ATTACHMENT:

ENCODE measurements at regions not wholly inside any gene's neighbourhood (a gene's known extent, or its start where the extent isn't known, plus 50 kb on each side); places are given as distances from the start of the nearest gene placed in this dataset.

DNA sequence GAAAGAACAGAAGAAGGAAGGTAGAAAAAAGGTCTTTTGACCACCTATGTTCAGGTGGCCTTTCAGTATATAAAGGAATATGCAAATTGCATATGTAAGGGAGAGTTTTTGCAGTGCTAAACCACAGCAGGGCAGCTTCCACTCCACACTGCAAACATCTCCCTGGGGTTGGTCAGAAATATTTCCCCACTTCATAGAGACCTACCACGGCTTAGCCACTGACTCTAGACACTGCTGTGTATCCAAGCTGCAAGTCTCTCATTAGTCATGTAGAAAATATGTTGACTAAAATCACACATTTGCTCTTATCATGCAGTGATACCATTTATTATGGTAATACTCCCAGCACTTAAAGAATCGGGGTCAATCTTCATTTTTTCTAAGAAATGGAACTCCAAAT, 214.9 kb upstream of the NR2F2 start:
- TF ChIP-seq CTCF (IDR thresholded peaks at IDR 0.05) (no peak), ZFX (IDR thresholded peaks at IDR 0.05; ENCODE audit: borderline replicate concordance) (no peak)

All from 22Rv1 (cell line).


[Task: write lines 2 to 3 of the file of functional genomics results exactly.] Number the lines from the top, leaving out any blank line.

DNA sequence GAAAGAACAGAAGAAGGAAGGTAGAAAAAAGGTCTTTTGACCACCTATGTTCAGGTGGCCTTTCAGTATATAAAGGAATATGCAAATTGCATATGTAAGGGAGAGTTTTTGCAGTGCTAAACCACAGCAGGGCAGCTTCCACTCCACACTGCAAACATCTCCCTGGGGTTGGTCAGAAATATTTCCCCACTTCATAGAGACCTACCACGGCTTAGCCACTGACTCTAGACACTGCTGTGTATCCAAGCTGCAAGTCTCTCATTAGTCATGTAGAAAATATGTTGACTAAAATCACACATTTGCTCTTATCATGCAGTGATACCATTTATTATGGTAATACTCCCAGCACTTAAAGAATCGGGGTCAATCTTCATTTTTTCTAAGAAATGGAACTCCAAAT, 214.9 kb upstream of the NR2F2 start:
- TF ChIP-seq CTCF (IDR thresholded peaks at IDR 0.05) (no peak), ZFX (IDR thresholded peaks at IDR 0.05; ENCODE audit: borderline replicate concordance) (no peak)